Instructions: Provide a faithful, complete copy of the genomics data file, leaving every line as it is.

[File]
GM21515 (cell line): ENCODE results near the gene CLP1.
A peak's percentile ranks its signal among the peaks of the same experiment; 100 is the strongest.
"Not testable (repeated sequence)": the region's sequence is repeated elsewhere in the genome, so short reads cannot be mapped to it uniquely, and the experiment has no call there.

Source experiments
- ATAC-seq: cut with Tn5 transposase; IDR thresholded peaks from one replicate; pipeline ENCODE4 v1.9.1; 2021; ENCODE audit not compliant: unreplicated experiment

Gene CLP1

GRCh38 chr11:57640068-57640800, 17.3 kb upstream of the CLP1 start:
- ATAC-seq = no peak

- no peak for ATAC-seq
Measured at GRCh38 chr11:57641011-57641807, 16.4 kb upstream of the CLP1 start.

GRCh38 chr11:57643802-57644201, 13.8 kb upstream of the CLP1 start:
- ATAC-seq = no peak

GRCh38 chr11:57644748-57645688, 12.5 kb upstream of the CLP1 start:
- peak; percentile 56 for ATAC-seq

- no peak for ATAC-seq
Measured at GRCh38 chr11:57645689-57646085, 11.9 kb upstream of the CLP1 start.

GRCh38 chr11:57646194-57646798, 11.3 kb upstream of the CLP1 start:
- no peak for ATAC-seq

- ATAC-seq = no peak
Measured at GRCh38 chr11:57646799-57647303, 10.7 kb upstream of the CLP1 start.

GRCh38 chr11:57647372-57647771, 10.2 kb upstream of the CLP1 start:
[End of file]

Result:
GM21515 (cell line): ENCODE results near the gene CLP1.
A peak's percentile ranks its signal among the peaks of the same experiment; 100 is the strongest.
"Not testable (repeated sequence)": the region's sequence is repeated elsewhere in the genome, so short reads cannot be mapped to it uniquely, and the experiment has no call there.

Source experiments
- ATAC-seq: cut with Tn5 transposase; IDR thresholded peaks from one replicate; pipeline ENCODE4 v1.9.1; 2021; ENCODE audit not compliant: unreplicated experiment

Gene CLP1

GRCh38 chr11:57640068-57640800, 17.3 kb upstream of the CLP1 start:
- ATAC-seq = no peak

- no peak for ATAC-seq
Measured at GRCh38 chr11:57641011-57641807, 16.4 kb upstream of the CLP1 start.

GRCh38 chr11:57643802-57644201, 13.8 kb upstream of the CLP1 start:
- ATAC-seq = no peak

GRCh38 chr11:57644748-57645688, 12.5 kb upstream of the CLP1 start:
- peak; percentile 56 for ATAC-seq

- no peak for ATAC-seq
Measured at GRCh38 chr11:57645689-57646085, 11.9 kb upstream of the CLP1 start.

GRCh38 chr11:57646194-57646798, 11.3 kb upstream of the CLP1 start:
- no peak for ATAC-seq

- ATAC-seq = no peak
Measured at GRCh38 chr11:57646799-57647303, 10.7 kb upstream of the CLP1 start.

GRCh38 chr11:57647372-57647771, 10.2 kb upstream of the CLP1 start: